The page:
Bhutan Statistics

I came across an interesting article on the Bhutan Broadcasting Service website and reproducing it here for posterity.

Reproduced from this BBS article:

23% Bhutanese live below national poverty line

January 16: About 23% of the Bhutanese population live below the national poverty line of about Nu 1,100 per person per month. This is according to the Bhutan Living Standard Survey (BLSS) which was conducted by the National Statistics Bureau (NSB) from March to May, 2007.

Poverty in urban areas at 1.7% is significantly lower than in rural areas, which is estimated at around 31%.

Poverty rates are found to be high in Zhemgang, Samtse, Monggar, Lhuentse, and Samdrup Jongkhar.

The poverty line, the minimum acceptable standard of per capita consumption needed to assure a minimum standard of living, was obtained using the Cost of Basic Needs approach, a commonly used methodology in many countries for constructing the poverty line.

56% Bhutanese literate
In education, the overall literacy rate is estimated at 56%.

Thimphu has the highest literacy rate at 72% while Gasa has the least at 40%.

The net enrolment rate in primary schools is estimated at 82%, but the enrollment rates at the secondary level are much lower with 23% in lower secondary schools, 19% in middle secondary schools, and 11% in higher secondary levels.

60% of the people in rural areas and 32% of the people in urban areas have never attended formal schooling.

Unemployment high among 15 to 24 years
The country’s unemployment rate is estimated at 3.7%.

The survey says high unemployment rates are prominent in the age group 15 to 24 years, especially in urban areas.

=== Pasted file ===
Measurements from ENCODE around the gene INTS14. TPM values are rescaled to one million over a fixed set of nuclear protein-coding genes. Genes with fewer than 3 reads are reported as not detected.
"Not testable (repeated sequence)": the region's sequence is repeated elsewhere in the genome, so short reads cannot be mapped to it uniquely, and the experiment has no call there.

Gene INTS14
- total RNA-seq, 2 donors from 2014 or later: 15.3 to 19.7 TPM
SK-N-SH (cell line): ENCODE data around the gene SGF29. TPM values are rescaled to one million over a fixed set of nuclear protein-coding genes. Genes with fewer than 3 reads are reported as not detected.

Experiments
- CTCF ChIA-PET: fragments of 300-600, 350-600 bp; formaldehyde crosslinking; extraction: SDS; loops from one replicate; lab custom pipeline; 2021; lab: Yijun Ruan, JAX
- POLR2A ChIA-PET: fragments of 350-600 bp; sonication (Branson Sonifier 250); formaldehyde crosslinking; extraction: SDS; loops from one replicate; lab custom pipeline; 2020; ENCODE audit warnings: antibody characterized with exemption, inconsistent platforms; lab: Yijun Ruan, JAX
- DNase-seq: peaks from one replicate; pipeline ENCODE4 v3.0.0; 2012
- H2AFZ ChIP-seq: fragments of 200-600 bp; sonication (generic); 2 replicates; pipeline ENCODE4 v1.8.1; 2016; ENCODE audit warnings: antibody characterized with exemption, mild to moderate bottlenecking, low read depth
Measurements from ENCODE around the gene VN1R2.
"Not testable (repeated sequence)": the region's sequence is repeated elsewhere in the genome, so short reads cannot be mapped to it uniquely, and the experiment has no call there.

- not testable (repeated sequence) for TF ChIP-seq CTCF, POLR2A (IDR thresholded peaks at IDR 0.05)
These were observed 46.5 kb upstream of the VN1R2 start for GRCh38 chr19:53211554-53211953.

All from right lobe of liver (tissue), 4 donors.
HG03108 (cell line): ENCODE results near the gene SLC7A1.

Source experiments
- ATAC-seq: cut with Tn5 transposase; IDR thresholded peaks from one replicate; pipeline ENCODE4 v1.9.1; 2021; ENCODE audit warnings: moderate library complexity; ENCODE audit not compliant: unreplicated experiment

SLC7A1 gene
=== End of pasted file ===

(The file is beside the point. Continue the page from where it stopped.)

Among the estimated 274,000 employed persons in Bhutan, two-thirds are employed in the agriculture sector, three out of twenty work in industry, three out of twenty work in the services sector, and one out of forty works in other enterprises.

Only 45% rural women deliver in hospitals
In urban areas, 80% of women who give birth over a period of one year before the survey began delivered in hospitals or clinics.

But in rural areas only 45% delivered in hospitals or clinics. More than 70% of all women who gave birth during the same period are below 35 years.

Teenage pregnancy is twice as common in rural areas as in urban areas. Utilization of contraceptives is particularly low among teenagers.

Average household consumption in urban areas 1.9 times to that of rural
The average monthly household consumption expenditure is estimated at Nu 13,823 while average per capita consumption expenditure was found to be Nu 2,755 per person per month.

The average household consumption expenditure in urban areas is 1.9 times that of rural areas. The average household consumption in the top 20% at Nu 25,181 was more than four times that of the average household consumption of the bottom 20 percent which is estimated at Nu 5,704.

Only 56% of rural areas have electricity
About two-thirds of households in the country own dwellings. In urban areas, only one in five households has their own house.

Across the country, nine in ten persons have access to improved water source while more than nine in ten persons have access to improved sanitation.

Practically two-thirds of the households have access to electricity.

In urban areas 97% of the population has access to electricity while in rural areas only 56% have access to electricity.

Respondents from rural areas suggested that road infrastructure and bridges, electrification, and water supply should be the priority concerns for improving their welfare.

Urban households consider land and resettlement, labour and employment creation, and housing as priority concerns.